Guitarist Noah Feldshuh and brothers Casey and Sam Harris have been playing music together since elementary school in Ithaca, New York. However, it wasn’t until they met drummer, Adam Levin in 2006 that Ambassadors were formed. Though only the lead singer and pianist are biological brothers, there is a distinct quality of kinship when Sam Harris, the voice of Ambassadors, talks about his band mates, “We’re not just a couple of different songwriters that got together in college. We’re a family.”
An important theme on their latest album, Litost, written by the band during a stressful period in which Casey Harris, Ambassadors’ pianist, had to have a kidney transplant. “I wanted to go all out with this record. I wanted it to be big and bombastic, and right away you could connect to these songs, and I think that’s what we achieved.” Headlining downtown venues like the Bowery Ballroom and Mercury Lounge, Ambassadors have an impressive sound, somewhere between The Police classics and MGMT dance tracks. I talked to Harris about living in NYC “on the cheap,” R&B, and what you can expect to see at their Thursday, December 22nd show at Piano’s.
How’d you guys get started?
We started up in college. My brother, Noah (guitarist) and I had been playing music together since we were kids and we met Adam, the drummer, when we moved to New York.
How has your music changed since college?
We’ve started dabbling a lot more in electronic influenced music. Things have gotten dancier. We’ve always been very groove oriented. It’s developed and changed into something that takes itself a little less seriously. When I was a young writer, I was always lamenting about one thing or another. The older you get, the more you realize how little these things matter in the grand scheme of things: break ups, not having any money. At the same time, you’re almost more fascinated by them, because you see yourself and other people constantly worrying about them..
Where’s the influence for your song writing come from?
We all grew up listening to a lot of hip-hop and R&B. One of the first records I remember buying was Wyclef Jean’s The Carnival, who is one of the saddest musical figures, because he’s just gone so downhill since that record’s come out, but that record itself is out of this world. I kind of lost some of those early influences on my musical taste when I got to high school, and started listening to “cooler” stuff, like The Stooges. I’d go see Fiery Furnaces and Arcade Fire play. Coming back to New York, and being so immersed in all the diverse music I just really wanted to go back to fun stuff, because I felt like my music was suffering from the idea of an “image.” The new music we’ve been writing and recording is oddly enough, very influenced by Jagged Edge and D’Angelo, maybe not lyrically, but certainly melodically.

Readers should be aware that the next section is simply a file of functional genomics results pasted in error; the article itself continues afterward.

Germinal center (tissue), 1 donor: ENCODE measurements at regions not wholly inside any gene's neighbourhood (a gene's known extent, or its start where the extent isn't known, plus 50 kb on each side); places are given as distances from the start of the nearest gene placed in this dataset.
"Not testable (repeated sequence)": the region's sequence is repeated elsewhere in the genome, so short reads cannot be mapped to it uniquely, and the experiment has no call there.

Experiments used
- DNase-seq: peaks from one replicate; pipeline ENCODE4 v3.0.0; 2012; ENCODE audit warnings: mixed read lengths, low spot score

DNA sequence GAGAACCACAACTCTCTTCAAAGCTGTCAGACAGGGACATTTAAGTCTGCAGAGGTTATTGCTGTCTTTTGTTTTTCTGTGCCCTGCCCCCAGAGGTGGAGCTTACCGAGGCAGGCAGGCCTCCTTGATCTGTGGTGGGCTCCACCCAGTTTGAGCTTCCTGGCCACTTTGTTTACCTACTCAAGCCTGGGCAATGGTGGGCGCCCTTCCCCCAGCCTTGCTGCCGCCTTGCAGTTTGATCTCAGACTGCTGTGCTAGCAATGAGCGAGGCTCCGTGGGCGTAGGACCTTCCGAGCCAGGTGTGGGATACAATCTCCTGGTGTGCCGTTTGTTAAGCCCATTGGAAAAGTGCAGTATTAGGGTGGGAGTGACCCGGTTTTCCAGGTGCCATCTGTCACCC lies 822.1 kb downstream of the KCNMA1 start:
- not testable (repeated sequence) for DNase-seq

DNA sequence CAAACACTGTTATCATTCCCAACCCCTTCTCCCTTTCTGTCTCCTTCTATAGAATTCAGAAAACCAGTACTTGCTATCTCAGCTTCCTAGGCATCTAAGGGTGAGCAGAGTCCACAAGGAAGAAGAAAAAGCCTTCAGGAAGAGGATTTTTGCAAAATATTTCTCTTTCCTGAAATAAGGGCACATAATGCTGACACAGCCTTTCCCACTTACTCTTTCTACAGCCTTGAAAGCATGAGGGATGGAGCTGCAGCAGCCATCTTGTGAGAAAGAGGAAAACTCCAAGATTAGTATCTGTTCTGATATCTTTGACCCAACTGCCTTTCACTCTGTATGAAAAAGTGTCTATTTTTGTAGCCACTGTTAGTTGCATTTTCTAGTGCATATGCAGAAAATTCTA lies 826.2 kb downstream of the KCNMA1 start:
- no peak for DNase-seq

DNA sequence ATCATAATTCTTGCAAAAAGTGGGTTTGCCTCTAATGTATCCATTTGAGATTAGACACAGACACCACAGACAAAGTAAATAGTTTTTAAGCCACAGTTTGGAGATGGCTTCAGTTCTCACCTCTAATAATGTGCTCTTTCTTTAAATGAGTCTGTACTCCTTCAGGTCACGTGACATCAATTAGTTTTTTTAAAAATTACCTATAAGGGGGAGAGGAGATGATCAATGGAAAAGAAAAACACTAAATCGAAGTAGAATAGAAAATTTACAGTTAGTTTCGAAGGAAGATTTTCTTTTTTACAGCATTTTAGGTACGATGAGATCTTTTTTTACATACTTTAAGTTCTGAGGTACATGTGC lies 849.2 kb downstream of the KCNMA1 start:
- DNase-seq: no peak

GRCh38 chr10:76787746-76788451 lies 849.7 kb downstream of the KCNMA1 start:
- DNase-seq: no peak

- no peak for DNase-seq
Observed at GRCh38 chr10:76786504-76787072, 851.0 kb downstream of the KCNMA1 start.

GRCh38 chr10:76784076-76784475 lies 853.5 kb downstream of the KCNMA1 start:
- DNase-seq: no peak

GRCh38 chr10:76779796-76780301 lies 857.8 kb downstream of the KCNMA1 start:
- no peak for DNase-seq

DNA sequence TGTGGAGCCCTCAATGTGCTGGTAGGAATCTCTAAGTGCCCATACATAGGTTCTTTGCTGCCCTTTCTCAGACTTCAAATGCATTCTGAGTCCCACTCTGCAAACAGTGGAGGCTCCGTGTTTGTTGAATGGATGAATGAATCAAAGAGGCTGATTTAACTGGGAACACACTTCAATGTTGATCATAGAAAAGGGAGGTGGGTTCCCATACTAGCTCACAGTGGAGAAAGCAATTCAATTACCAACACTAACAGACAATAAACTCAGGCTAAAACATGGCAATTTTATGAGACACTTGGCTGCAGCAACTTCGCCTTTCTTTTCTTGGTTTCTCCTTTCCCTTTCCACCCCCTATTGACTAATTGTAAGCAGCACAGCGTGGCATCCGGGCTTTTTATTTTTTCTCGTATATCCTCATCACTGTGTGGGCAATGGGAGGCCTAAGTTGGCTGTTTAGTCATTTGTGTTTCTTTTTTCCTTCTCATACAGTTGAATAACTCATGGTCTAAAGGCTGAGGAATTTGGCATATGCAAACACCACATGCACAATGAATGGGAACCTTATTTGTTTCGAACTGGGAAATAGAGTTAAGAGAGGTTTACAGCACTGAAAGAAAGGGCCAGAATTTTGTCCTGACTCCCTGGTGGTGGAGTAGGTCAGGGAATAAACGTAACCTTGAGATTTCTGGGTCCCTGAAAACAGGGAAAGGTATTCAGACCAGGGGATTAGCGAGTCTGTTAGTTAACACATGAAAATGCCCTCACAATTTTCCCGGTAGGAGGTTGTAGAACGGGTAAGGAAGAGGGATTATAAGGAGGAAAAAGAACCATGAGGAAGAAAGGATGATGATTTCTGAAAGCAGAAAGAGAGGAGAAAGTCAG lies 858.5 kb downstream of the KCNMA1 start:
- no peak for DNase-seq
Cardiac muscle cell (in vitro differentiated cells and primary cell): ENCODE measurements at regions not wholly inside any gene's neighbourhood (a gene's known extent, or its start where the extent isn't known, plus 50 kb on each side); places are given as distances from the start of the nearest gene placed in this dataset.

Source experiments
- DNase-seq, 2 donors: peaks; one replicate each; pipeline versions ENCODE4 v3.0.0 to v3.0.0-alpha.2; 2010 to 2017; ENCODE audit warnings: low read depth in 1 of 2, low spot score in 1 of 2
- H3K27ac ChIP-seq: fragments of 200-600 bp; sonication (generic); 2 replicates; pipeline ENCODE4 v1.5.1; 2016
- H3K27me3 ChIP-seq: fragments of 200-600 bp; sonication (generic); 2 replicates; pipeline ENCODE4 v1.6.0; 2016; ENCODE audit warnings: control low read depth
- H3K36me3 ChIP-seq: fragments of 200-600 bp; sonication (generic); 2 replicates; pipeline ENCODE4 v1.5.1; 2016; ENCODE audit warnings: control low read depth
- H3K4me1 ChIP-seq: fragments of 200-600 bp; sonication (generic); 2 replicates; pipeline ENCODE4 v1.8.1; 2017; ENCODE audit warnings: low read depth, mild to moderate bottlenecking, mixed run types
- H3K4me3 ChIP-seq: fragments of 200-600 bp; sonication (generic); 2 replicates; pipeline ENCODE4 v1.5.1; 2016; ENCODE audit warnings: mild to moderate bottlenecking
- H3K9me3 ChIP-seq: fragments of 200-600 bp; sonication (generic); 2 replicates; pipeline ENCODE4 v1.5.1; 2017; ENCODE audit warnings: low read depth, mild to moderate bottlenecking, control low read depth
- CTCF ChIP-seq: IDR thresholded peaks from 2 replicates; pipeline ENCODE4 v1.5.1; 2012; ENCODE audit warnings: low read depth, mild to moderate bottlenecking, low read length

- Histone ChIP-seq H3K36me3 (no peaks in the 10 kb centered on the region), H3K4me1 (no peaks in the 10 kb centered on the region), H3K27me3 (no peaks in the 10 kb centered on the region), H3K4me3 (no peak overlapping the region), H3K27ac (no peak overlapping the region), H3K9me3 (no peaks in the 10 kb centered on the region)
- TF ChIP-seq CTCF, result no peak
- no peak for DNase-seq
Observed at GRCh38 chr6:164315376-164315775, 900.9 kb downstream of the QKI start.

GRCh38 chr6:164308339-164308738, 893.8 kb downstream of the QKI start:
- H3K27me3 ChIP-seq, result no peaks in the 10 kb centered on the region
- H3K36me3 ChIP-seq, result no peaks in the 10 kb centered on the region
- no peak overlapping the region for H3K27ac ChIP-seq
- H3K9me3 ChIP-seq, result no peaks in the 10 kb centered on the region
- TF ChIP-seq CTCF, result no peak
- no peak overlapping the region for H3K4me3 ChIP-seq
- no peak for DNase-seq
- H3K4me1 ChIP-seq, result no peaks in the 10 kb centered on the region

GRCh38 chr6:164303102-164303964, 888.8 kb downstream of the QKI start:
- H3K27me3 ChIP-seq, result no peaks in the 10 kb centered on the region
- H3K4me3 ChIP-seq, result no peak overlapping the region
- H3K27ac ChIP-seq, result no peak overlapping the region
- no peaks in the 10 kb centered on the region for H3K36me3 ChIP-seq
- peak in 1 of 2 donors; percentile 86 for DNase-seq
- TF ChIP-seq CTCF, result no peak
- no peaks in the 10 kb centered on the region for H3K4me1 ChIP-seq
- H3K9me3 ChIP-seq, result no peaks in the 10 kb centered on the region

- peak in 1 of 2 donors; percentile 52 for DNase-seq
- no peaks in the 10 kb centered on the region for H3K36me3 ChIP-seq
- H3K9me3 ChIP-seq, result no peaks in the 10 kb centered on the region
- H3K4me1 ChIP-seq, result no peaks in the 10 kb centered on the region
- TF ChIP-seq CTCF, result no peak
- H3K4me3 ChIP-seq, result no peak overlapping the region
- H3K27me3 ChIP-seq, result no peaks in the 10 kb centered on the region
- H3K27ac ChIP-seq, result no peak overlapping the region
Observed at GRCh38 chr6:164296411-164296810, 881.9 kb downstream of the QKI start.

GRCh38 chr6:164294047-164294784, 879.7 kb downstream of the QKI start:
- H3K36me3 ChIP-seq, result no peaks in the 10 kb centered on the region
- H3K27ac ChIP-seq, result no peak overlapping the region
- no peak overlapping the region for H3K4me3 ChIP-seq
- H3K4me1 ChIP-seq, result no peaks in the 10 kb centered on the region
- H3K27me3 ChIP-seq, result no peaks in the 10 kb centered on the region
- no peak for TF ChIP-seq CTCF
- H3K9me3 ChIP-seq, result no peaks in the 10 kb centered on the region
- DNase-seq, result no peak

We’ve recorded some awesome covers. We did a really cool Ginuwine cover of Pony, which the audience goes crazy over. We did, Let’s Get Married, by Jagged Edge. Ultimately, I grew up in the 90’s, so at the end of the day I’m a 90’s music kid. That’s always the stuff I’m going to fall back on. Our singleUnconsolable, is a good example of the R&B influence. People seem to gravitate to it.
What’s it like being an up and coming New York City band right now?
We do everything on the cheap. Tour a lot. And everyone thinks you’re cooler because you say you’re from Brooklyn, even though you know you’re not that cool [laughs].
How do you live on the cheap in New York?
I sublet my room! I crash at peoples’ houses. You do favors for people, record and write songs for free. You do shows for free, and then when you need a favor you’ve got an endless supply of people to call on. Be nice.
What’s your favorite venue in the city?
The Brooklyn Bowl is great. They have a shower in back, and I work up a sweat onstage, so that’s really nice. At the end of the day though, I love Bowery Ballroom. The venue has so much history. The first time we played there, was the first time we all felt like, “Huh, this might actually be something we can do for a living.”
What can someone coming to your show expect to see/hear?
We all work really hard on stage. It’s always been very important to us to have the best live show that we possibly can. Expect to see a lot of sweaty Jewish men [laughs] dancing around like it’s our patriotic duty!
Sound wise, someone said to me yesterday that we sound like all the good bits of Peter Gabriel and U2 put together. I’m not sure if that’s a compliment or an insult, but I’d like to think it’s a compliment. I don’t really write songs in any generic way. They all sort of happen accidentally. I’ll wake up one morning, feeling awesome and sit down to work on music and end up writing the most depressive song ever, and I’m just like, “Where the hell did that come from?” It’s spontaneous
Catch Ambassadors at Pianos on Thursday December 22. Click here for more info.
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